Celebration Honors Success of 15-year Kenan Institute, Biotech Center Collaboration

More than 150 business, academic and civic leaders gathered Tuesday at the North Carolina Biotechnology Center to celebrate the power of partnering.

The event marked the 15th anniversary of the Collaborative Funding Grant (CFG) program, a partnership of the Biotechnology Center and the William R. Kenan, Jr. Institute for Engineering, Technology and Science at North Carolina State University.

The CFG program leverages money from the Biotechnology Center and the Kenan Institute to put specialists in academic labs to help develop homegrown life science technologies for the commercial marketplace.

Since its inception, the CFG program has:

  • Provided $5 million in 85 awards
  • Involved 11 nonprofit and university research partners and 42 companies
  • Brought about $205 million in follow-on funding to the grant recipients
  • That’s a return of about $41 on every dollar put in
  • Resulted in 27 patents, four new companies and 150 scientific publications

Though the program has so far helped boost start-up companies, established life science and agricultural biotechnology companies in the state are also encouraged to apply for the chance to create new products from their research labs.

Examples of the CFG program’s influence on North Carolina’s life science economy include:

  • Duke’s Richard Fair received a $50,000 CFG in 2003 and hired postdoc Vamsee Pamula to work on commercializing his tiny lab-on-a-chip, or microfluidics, devices. Dr. Pamula spun it out as Advanced Liquid Logic the following year. He says the grant kept the research program alive and led to subsequent grants from the National Science Foundation and NIH. Biotech Center loans also helped. Advanced Liquid Logic now employs more than 50 North Carolinians and besides the millions of dollars in federal funding it has raised, it holds hundreds of patents, and is about to start launching its first products into the marketplace.
  • N.C. State biochemist Dr. John Cavanagh received a $50,000 CFG in 2002 to hire lab support to help him commercialize disease-fighting therapies based on his discovery that the sea sponge has a unique way to keep bacteria from growing into harmful clusters called biofilms. He and a colleague at N.C. State, Dr. Christian Melander, co-founded Raleigh-based Agile Sciences in 2007. Dr. Melander received a $100,000 CFG in 2009 to propel the technology to market. They also had several Biotechnology Center loans. Last year Agile secured a major investment from an Indiana-based agricultural company, SePRO, to leverage Agile’s biofilm dispersion technology for use in the Turf & Ornamental and Aquatic segments of the agro-chemical markets.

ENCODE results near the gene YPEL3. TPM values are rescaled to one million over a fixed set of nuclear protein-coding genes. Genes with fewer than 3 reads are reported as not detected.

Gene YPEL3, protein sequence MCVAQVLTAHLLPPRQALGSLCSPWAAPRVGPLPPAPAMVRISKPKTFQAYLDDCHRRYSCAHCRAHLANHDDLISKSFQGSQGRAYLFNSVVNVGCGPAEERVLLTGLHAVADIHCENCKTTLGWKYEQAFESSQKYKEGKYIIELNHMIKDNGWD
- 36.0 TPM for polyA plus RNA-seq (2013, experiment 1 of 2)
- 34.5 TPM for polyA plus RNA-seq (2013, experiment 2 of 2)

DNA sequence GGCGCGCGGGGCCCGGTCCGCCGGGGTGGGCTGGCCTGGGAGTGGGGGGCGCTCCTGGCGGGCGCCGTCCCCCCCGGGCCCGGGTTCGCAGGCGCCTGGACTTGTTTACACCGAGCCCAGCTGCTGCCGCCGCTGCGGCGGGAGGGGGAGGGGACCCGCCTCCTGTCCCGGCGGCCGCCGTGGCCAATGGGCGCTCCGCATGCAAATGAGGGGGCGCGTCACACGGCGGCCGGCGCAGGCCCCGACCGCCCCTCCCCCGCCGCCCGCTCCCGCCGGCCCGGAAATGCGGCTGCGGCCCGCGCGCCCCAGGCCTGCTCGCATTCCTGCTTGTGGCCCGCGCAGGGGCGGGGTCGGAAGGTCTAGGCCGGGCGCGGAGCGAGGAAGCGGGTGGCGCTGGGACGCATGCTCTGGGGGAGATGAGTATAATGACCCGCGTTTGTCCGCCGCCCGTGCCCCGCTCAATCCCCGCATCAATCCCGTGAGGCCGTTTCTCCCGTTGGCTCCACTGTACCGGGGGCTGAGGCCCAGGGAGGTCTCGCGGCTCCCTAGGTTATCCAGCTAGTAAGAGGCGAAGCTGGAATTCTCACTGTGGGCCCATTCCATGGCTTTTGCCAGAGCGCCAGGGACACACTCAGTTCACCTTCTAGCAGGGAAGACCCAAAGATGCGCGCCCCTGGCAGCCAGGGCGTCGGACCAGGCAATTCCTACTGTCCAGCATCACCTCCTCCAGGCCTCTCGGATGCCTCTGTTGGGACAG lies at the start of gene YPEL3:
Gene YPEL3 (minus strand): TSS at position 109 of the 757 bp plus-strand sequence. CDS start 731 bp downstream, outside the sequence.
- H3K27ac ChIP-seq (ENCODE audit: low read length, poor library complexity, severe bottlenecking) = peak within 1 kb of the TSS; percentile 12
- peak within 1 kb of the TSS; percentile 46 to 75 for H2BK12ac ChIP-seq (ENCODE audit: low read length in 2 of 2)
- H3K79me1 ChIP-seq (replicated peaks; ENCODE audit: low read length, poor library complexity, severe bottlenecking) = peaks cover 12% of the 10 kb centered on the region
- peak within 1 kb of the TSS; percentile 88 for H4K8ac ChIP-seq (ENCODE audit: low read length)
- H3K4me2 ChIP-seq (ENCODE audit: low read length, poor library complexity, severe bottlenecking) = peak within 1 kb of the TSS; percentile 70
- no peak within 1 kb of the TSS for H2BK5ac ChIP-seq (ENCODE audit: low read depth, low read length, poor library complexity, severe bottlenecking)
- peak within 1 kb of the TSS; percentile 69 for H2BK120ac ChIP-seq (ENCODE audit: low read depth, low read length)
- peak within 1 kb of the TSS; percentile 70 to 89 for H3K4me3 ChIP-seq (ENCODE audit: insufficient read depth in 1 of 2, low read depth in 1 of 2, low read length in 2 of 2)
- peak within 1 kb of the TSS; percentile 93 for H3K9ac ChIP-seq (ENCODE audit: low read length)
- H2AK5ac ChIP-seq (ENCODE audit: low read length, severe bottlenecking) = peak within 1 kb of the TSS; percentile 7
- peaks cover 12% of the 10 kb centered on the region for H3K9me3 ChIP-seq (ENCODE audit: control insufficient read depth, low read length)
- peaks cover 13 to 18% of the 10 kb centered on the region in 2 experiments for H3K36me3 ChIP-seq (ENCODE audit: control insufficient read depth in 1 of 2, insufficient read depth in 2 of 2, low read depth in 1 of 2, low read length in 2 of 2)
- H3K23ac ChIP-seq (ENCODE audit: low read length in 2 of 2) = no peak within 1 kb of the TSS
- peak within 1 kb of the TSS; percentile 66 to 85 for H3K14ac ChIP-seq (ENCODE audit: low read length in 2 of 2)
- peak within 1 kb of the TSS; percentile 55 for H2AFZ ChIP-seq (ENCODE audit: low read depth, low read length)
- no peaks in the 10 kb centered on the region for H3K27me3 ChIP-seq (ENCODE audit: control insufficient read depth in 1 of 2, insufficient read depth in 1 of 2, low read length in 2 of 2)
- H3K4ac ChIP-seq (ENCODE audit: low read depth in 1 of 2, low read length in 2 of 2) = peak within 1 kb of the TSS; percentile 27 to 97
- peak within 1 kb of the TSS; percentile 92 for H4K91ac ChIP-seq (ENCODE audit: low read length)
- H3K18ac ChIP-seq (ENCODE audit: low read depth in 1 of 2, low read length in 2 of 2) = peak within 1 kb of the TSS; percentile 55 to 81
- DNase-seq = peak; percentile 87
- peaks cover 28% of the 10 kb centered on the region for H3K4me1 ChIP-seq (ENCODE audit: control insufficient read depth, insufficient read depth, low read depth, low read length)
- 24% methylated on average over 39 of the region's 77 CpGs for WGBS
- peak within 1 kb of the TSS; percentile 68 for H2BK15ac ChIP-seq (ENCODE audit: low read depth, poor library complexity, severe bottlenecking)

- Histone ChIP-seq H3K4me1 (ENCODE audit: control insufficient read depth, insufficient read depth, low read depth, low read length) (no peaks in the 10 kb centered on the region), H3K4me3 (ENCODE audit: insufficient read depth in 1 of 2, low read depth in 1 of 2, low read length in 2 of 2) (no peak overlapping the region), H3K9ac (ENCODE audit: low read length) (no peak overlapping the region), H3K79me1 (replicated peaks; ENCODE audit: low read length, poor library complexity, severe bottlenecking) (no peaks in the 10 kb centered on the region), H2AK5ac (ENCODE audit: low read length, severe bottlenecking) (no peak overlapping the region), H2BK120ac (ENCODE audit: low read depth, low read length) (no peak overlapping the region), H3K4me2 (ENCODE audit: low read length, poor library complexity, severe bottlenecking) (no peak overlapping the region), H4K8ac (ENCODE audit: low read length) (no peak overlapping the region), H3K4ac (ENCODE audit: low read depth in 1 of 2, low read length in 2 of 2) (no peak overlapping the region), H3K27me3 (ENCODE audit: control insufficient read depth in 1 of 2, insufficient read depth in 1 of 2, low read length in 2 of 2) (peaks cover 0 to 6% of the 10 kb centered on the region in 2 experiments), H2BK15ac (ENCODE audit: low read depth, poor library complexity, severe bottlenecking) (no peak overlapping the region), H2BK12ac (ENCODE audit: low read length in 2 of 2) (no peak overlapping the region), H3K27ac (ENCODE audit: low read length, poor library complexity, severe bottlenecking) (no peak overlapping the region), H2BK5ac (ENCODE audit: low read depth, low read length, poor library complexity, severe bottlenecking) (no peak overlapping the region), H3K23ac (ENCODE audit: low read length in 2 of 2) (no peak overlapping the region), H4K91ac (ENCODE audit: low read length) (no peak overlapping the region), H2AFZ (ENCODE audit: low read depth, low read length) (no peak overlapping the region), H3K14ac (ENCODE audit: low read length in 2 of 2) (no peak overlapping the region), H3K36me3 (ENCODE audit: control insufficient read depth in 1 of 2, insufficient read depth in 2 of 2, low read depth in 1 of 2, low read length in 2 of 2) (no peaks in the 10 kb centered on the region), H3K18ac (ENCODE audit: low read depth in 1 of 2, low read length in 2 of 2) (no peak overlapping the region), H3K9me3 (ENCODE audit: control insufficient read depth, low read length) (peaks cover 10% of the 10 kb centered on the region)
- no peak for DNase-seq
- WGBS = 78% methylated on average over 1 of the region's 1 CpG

• Morrisville-based BioResource International is helping poultry and swine producers around the world reduce feed costs and environmental impact while achieving higher yields faster. Dr. Giles Shih, President of BRI, says the company owes its success to leveraging a 2001 grant that hired a post-doctoral fellow to work on a collaborative project between BRI and N.C. State, looking into commercializing a new enzyme for animal feed. It led to a successful patent application for N.C. State, allowed BRI to get more than $300,000 in SBIR grants from the USDA, and helped lay the foundation for a business that is now generating significant income and royalties for BRI and N.C. State, respectively. The company develops and commercializes enzymes for animal nutrition, based on research by Giles’ father, Dr. Jason Shih, who recently retired after a distinguished career as an N.C. State poultry scientist. BRI now has 15 employees in the Triangle. Triangle Business Journal named it one of the 10 fastest-growing companies in the Triangle. And Giles says he plans this year to create even more new biotech jobs in North Carolina.

Since its founding in 1984 the Biotechnology Center has helped forge partnerships, such as that with the Kenan Institute, that have established North Carolina as the third largest biotech state in the nation, with 538 companies. It means 226,000 jobs for North Carolina, including 58,000 directly in biotechnology. These are jobs with an average salary of almost $75,000, for a total payroll of more than $12 billion. One biotech job creates 4.62 additional jobs. That’s $64.6 billion in economic activity for North Carolina, $1.9 billion in state and local tax revenue. And the sector grew across North Carolina more than 2.5 percent in 2010.

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Wed, 01/26/2011 - 05:00